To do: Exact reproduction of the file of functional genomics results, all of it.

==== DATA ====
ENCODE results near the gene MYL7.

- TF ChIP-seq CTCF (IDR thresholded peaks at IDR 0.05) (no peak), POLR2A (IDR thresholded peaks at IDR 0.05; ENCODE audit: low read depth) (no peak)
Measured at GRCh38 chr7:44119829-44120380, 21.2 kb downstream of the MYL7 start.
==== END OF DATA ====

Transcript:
ENCODE results near the gene MYL7.

- TF ChIP-seq CTCF (IDR thresholded peaks at IDR 0.05) (no peak), POLR2A (IDR thresholded peaks at IDR 0.05; ENCODE audit: low read depth) (no peak)
Measured at GRCh38 chr7:44119829-44120380, 21.2 kb downstream of the MYL7 start.